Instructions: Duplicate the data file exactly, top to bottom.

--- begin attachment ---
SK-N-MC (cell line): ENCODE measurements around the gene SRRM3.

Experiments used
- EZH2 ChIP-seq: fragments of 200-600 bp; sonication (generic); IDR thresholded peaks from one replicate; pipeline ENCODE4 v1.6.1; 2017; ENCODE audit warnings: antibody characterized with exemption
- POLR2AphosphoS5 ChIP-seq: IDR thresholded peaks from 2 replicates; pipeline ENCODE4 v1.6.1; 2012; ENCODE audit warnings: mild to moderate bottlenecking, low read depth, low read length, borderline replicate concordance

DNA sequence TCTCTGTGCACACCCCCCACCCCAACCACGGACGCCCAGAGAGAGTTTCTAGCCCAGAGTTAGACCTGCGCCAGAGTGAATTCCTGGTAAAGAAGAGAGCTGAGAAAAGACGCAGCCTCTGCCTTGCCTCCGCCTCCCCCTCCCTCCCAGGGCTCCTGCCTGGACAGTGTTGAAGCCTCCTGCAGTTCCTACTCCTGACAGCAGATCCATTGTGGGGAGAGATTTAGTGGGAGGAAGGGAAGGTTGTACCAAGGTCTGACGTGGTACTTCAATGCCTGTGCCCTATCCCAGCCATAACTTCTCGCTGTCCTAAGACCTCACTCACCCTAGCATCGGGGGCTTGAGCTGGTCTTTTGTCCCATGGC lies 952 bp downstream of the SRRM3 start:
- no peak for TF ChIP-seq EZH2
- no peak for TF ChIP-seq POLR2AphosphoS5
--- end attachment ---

SK-N-MC (cell line): ENCODE measurements around the gene SRRM3.

Experiments used
- EZH2 ChIP-seq: fragments of 200-600 bp; sonication (generic); IDR thresholded peaks from one replicate; pipeline ENCODE4 v1.6.1; 2017; ENCODE audit warnings: antibody characterized with exemption
- POLR2AphosphoS5 ChIP-seq: IDR thresholded peaks from 2 replicates; pipeline ENCODE4 v1.6.1; 2012; ENCODE audit warnings: mild to moderate bottlenecking, low read depth, low read length, borderline replicate concordance

DNA sequence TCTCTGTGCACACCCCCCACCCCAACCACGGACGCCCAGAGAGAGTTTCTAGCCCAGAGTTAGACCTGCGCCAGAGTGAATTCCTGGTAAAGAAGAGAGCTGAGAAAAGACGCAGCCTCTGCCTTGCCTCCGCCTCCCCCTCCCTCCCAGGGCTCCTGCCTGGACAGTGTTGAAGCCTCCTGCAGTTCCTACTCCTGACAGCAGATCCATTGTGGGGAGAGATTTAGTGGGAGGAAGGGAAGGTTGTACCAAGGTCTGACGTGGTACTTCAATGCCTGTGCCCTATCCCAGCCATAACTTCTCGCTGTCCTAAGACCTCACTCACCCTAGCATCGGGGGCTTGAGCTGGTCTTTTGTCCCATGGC lies 952 bp downstream of the SRRM3 start:
- no peak for TF ChIP-seq EZH2
- no peak for TF ChIP-seq POLR2AphosphoS5